What happens when there comes a Pharoh who knows not Joseph?

  5. Patrick says:

    Greg,

    That is quite possible…of course.

    I should note that the constructivists I knew were in political science and international relations – not education. I don’t think it is any different.

    Logic, rationality, emperical evidence bad. Emotions and intentions good.

    Logic, of course, was constructed by men to keep women down.

  6. Patrick says:

    a note: one of my graduate IR professors actually made that comment above… to which I quipped “a man also ‘discovered’ gravity, is that keeping women down too?”

  7. [...] Jay Greene “can’t understand the enthusiasm of education reformers for national standards and testing.”  Jay sees plenty of room for mischief.  I’m inclined to agree.  However, if all we end up with is national testing that allows apples-to-apples comparisons of students from different states, it would help eliminate the clearly fraudulent state testing games we’re now seeing.  [...]

  8. rse says:

    The states are already opting in en masse in their desperate search for more revenue.

    To be competitive in the hunt for an RttT grant states and local districts who want their share of the loot must commit in advance to the CC Standards. The first applications are due in January so they are essentially agreeing to adopt standards without really knowing how they will work.

    Weak national standards hit taxpayers multiple times. We have to pay the costs of ARRA as federal taxpayers and we have to pay the costs of operating the poor schools as state and local taxpayers.

    It appears that ARRA was designed to federalize how local schools operate in a way no one would agree to without the current funding crisis.

  9. Tom Hoffman says:

    I’m puzzled by this analysis considering the standards development was actually turned over to testing companies and Achieve, hardly a bunch of constructivist hippies.

  10. GGW says:

    Good question. I’m not sure about what would happen with the Pharoah. My school didn’t have core knowledge. Joseph had the coat, right?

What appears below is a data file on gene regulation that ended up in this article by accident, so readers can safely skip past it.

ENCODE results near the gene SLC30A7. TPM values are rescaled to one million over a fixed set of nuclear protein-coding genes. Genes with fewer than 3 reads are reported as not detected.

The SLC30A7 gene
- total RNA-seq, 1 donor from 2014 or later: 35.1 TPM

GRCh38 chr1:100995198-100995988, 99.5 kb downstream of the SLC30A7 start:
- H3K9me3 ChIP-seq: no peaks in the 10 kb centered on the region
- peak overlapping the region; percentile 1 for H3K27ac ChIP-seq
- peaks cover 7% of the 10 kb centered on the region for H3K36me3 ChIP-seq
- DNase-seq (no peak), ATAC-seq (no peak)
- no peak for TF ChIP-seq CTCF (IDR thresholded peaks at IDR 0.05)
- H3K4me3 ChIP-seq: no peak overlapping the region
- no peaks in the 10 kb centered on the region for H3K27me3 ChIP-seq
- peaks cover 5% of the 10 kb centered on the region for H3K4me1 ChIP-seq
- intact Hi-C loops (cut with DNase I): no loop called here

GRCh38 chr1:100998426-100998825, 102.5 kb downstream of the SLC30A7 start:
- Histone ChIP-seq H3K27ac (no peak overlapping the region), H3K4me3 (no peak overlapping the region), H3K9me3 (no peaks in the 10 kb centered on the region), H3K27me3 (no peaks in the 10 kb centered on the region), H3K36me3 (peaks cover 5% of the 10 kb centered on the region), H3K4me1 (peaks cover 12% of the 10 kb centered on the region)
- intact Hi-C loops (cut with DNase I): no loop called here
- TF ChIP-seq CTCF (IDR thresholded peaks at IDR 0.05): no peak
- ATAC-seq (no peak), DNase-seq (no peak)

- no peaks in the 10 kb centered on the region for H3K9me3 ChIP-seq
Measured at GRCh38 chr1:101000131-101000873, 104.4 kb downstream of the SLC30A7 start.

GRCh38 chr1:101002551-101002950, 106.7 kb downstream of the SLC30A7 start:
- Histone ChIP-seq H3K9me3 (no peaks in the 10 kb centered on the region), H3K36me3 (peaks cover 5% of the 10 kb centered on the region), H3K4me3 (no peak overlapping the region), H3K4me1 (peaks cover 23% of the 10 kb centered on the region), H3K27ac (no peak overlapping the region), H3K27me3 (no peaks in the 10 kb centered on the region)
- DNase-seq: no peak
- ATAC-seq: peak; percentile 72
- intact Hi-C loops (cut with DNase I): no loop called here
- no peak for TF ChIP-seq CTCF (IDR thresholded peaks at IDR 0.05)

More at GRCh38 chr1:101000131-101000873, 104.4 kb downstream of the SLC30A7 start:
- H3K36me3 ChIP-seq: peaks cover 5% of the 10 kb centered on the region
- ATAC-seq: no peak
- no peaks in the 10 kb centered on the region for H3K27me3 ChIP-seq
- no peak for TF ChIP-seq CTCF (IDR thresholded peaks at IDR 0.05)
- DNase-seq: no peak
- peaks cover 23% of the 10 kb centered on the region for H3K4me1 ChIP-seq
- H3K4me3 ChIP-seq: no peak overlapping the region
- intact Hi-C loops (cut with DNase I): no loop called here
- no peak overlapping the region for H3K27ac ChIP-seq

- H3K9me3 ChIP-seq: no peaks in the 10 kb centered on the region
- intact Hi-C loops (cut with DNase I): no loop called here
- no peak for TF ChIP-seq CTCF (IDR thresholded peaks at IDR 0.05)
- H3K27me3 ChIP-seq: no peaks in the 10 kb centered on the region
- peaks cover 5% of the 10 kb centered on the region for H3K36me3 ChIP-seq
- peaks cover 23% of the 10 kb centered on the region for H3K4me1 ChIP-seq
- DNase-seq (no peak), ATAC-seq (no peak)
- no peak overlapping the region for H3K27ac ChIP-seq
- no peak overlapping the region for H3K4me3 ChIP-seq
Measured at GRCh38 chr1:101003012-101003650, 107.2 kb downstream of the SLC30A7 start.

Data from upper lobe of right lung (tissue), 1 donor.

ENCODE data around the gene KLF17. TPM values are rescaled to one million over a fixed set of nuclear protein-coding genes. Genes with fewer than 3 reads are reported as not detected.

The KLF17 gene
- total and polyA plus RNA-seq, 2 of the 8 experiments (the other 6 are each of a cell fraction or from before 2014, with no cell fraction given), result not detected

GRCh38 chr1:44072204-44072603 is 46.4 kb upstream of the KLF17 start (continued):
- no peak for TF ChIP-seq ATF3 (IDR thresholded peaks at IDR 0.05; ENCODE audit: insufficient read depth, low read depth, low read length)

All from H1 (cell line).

11. Tom — Testing companies and I’m afraid to say Achieve just like money. They’ll go with just about whatever fad allows them to sell national standards and testing.

    GGW — Thanks for convincing me more that we could really use more Core Knowledge schools. : ) And yes, Joseph had a coat and became a favorite of the Pharaoh, but eventually successive Pharaohs forgot about what the Jews had done in loyal service to their regime and decided to enslave the Jews. The lesson is that you can’t rely on the good will of a dictator because over time the dictator changes.

  12. concerned says:

    Outstanding article by Stotsky!

    I wonder how many on the CCSSI panels were/are also “consultants” for math textbook companies having the largest market shares?

    How many of those had their R & D (and “implementation”) funded by tax payers through National Science Foundation grants?

    It’s time for the Mathematical Sciences Education Board to do a follow-up to this report:

    http://books.nap.edu/openbook.php?record_id=11025&page=R1

    In response to our charge, the committee finds that:
    The corpus of evaluation studies as a whole across the 19 programs studied does not permit one to determine the effectiveness of individual programs with high degree of certainty, due to the restricted number of studies for any particular curriculum, limitations in the array of methods used, and the uneven quality of the studies.

    Therefore, according to our charge, we recommend that: No second phase of this evaluation review should be conducted to determine the effectiveness of any particular program or set of curricular programs dependent on the current database.

    WOULD TAX-PAYERS AGREE?
    “NO SECOND PHASE…SHOULD BE CONDUCTED”